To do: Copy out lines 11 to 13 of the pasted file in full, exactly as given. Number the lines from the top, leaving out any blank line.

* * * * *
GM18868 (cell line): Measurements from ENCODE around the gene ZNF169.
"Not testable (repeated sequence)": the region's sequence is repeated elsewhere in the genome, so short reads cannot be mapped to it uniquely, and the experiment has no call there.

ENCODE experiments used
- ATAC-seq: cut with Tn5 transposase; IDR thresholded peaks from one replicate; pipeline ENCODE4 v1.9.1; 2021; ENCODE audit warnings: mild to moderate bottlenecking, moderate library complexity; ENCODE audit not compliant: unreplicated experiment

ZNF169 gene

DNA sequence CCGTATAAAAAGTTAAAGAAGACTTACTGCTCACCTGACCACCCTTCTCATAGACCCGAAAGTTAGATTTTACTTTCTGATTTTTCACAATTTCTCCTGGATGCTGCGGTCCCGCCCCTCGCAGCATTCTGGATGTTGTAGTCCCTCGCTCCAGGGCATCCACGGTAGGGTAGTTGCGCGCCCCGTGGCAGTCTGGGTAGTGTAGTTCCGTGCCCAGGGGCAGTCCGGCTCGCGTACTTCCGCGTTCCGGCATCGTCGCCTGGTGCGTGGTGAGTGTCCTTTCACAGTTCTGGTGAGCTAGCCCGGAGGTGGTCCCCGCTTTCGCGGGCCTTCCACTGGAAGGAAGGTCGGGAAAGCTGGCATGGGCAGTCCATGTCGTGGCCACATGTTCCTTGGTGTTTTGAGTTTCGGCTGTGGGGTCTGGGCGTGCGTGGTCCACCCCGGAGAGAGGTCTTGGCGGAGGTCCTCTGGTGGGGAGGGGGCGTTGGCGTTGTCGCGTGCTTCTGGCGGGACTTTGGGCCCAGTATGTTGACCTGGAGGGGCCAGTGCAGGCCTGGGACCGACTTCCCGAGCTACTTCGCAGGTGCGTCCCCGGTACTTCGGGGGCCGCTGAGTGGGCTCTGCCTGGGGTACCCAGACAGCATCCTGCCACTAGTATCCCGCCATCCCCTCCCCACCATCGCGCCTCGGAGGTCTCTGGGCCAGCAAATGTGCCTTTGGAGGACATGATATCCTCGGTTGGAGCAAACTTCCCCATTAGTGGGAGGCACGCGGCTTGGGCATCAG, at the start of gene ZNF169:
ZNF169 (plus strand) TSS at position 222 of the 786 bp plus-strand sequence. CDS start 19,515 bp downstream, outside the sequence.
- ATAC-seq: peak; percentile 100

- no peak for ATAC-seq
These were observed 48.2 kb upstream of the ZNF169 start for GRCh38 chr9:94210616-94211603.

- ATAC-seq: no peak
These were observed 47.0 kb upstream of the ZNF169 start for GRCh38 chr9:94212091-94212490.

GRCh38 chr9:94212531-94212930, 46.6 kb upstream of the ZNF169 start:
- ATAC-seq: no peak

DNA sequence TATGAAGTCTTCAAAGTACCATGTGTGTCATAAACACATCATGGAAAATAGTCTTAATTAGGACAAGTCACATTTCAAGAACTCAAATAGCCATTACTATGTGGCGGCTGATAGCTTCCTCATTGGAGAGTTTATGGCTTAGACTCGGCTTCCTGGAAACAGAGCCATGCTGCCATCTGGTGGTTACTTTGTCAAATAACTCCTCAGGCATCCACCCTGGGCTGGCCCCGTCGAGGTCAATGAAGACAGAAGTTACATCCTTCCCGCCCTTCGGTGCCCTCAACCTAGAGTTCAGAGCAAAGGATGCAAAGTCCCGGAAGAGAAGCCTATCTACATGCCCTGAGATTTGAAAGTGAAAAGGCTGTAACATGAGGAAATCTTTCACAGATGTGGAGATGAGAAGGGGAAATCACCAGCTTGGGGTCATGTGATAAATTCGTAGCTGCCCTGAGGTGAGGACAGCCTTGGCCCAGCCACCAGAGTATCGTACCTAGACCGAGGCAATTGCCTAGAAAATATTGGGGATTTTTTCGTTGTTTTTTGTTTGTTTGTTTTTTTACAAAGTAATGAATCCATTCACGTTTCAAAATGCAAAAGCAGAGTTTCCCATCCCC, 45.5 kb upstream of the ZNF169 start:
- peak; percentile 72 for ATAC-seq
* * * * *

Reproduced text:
- ATAC-seq: no peak
These were observed 47.0 kb upstream of the ZNF169 start for GRCh38 chr9:94212091-94212490.

GRCh38 chr9:94212531-94212930, 46.6 kb upstream of the ZNF169 start: